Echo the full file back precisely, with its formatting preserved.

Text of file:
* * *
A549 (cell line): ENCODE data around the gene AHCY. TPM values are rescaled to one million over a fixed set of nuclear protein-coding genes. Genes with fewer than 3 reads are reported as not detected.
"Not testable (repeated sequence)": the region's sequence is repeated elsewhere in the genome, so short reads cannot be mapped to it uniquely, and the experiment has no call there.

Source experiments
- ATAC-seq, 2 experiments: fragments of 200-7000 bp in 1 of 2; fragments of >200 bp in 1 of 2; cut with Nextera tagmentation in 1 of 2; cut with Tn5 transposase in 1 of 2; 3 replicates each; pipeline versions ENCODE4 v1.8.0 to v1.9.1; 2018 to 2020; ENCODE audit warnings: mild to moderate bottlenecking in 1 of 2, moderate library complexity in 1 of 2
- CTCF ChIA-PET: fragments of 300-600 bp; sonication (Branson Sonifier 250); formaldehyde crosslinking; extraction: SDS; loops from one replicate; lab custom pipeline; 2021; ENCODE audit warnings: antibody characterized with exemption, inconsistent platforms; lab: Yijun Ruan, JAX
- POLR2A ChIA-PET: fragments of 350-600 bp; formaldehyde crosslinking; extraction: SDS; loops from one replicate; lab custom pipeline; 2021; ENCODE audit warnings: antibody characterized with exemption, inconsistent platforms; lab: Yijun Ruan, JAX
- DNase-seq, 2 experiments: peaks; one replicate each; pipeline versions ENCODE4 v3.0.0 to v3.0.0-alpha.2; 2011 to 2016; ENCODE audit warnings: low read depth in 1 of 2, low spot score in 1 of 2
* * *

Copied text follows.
A549 (cell line): ENCODE data around the gene AHCY. TPM values are rescaled to one million over a fixed set of nuclear protein-coding genes. Genes with fewer than 3 reads are reported as not detected.
"Not testable (repeated sequence)": the region's sequence is repeated elsewhere in the genome, so short reads cannot be mapped to it uniquely, and the experiment has no call there.

Source experiments
- ATAC-seq, 2 experiments: fragments of 200-7000 bp in 1 of 2; fragments of >200 bp in 1 of 2; cut with Nextera tagmentation in 1 of 2; cut with Tn5 transposase in 1 of 2; 3 replicates each; pipeline versions ENCODE4 v1.8.0 to v1.9.1; 2018 to 2020; ENCODE audit warnings: mild to moderate bottlenecking in 1 of 2, moderate library complexity in 1 of 2
- CTCF ChIA-PET: fragments of 300-600 bp; sonication (Branson Sonifier 250); formaldehyde crosslinking; extraction: SDS; loops from one replicate; lab custom pipeline; 2021; ENCODE audit warnings: antibody characterized with exemption, inconsistent platforms; lab: Yijun Ruan, JAX
- POLR2A ChIA-PET: fragments of 350-600 bp; formaldehyde crosslinking; extraction: SDS; loops from one replicate; lab custom pipeline; 2021; ENCODE audit warnings: antibody characterized with exemption, inconsistent platforms; lab: Yijun Ruan, JAX
- DNase-seq, 2 experiments: peaks; one replicate each; pipeline versions ENCODE4 v3.0.0 to v3.0.0-alpha.2; 2011 to 2016; ENCODE audit warnings: low read depth in 1 of 2, low spot score in 1 of 2